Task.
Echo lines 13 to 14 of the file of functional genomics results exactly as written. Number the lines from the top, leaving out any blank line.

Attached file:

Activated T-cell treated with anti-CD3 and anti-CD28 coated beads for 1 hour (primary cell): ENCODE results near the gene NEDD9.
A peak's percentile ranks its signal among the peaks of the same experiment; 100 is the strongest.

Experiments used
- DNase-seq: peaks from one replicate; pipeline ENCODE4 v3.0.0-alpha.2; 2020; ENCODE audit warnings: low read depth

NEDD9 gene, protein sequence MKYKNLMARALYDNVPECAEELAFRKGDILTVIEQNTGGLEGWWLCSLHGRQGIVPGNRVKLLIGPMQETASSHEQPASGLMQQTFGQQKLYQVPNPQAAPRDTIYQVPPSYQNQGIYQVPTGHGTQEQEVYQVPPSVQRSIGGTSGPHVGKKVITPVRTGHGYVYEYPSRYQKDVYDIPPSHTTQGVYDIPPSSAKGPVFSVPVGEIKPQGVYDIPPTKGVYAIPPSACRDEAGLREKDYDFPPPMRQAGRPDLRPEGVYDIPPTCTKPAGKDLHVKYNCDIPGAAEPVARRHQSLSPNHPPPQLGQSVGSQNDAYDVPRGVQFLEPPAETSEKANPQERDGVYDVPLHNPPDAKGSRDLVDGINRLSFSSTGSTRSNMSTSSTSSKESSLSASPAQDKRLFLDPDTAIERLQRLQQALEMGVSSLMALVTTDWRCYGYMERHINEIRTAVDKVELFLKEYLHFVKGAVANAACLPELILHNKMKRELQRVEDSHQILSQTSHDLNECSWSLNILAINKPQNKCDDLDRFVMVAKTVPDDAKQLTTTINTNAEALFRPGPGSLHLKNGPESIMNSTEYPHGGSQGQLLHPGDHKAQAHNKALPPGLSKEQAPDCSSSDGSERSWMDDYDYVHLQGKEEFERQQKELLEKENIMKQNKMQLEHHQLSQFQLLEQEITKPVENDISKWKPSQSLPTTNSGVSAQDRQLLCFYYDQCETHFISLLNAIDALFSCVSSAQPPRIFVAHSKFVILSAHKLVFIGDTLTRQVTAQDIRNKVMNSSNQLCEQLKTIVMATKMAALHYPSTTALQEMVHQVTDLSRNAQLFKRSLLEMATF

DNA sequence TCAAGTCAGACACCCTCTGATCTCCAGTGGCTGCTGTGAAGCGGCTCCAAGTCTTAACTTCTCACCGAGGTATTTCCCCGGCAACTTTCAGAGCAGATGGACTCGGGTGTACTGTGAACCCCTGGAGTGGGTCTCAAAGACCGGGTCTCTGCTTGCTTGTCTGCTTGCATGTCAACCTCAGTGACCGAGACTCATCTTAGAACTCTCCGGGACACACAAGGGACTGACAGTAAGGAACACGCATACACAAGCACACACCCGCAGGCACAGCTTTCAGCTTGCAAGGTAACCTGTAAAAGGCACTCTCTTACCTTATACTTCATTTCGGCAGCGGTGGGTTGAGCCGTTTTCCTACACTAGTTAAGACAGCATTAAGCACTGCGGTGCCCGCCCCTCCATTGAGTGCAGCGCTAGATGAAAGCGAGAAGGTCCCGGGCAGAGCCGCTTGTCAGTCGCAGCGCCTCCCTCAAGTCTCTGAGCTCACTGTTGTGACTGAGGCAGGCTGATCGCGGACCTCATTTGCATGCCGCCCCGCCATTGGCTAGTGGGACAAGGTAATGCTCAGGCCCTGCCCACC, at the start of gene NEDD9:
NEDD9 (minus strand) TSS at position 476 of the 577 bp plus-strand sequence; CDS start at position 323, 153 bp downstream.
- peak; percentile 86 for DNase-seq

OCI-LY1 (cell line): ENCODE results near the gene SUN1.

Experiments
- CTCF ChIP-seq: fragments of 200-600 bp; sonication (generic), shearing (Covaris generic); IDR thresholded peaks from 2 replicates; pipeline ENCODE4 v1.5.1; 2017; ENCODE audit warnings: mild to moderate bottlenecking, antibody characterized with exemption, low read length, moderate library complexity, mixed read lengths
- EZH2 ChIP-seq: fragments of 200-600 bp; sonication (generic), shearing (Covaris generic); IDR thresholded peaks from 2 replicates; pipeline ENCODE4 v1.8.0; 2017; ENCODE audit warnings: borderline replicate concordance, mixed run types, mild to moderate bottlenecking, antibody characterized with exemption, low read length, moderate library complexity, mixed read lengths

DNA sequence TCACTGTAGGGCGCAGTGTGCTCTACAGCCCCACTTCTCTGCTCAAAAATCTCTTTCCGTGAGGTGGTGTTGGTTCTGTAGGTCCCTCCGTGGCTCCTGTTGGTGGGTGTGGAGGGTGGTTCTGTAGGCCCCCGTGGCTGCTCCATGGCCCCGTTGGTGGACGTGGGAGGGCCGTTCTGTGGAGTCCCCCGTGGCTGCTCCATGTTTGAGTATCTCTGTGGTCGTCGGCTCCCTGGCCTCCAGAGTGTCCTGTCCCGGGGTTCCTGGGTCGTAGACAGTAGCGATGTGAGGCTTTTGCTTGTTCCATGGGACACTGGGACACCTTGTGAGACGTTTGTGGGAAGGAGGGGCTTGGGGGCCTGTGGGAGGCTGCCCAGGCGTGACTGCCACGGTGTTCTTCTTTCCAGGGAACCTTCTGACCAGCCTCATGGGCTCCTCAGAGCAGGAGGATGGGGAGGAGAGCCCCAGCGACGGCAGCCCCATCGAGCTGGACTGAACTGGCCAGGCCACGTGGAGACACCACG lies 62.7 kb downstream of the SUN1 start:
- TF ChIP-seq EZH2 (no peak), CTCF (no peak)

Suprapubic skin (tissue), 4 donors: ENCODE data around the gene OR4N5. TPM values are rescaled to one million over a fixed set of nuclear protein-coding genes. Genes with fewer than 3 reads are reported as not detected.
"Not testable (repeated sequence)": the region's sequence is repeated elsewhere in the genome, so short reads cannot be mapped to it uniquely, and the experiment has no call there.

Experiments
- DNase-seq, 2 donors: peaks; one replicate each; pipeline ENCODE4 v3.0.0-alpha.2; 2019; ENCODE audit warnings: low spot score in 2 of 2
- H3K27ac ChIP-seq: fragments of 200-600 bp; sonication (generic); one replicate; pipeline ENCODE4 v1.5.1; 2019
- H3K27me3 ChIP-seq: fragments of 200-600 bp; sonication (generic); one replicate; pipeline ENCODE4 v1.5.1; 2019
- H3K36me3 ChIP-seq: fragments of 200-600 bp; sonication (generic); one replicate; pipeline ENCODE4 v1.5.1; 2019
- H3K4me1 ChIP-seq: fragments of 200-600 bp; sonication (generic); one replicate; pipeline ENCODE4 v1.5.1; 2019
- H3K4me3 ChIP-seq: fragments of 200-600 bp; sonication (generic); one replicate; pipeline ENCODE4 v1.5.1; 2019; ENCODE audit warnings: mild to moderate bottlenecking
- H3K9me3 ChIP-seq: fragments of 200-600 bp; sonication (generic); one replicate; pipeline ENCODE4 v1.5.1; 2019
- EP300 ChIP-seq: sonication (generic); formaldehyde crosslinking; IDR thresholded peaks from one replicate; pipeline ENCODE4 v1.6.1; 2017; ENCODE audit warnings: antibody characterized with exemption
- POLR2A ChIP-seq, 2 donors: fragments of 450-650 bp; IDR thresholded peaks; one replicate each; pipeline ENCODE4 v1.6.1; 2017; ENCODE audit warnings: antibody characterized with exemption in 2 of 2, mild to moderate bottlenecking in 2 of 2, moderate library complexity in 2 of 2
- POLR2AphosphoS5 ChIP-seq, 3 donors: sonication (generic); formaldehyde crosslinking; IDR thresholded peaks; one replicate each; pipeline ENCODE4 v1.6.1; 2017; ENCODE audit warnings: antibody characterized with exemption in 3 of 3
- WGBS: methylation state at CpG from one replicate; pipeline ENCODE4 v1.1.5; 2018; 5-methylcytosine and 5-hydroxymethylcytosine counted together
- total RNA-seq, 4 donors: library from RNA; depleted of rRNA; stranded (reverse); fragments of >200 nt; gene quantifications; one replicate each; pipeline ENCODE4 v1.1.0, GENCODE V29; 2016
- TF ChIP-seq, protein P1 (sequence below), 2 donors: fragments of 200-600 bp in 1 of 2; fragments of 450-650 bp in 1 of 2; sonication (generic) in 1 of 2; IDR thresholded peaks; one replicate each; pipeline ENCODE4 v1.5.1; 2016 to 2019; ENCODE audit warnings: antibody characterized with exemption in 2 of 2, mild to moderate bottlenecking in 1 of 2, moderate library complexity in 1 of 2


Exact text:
DNA sequence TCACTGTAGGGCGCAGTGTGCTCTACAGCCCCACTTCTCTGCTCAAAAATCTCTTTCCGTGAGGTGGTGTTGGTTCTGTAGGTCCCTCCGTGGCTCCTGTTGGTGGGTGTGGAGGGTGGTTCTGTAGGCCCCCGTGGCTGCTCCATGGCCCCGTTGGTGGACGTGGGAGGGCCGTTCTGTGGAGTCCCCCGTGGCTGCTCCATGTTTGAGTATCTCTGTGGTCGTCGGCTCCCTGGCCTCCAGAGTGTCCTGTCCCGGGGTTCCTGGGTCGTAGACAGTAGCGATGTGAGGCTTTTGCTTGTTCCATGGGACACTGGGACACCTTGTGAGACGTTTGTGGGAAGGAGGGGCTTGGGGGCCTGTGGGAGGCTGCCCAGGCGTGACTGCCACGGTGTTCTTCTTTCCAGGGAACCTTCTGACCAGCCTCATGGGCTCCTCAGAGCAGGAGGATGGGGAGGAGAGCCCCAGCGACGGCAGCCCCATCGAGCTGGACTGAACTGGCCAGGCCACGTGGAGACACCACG lies 62.7 kb downstream of the SUN1 start:
- TF ChIP-seq EZH2 (no peak), CTCF (no peak)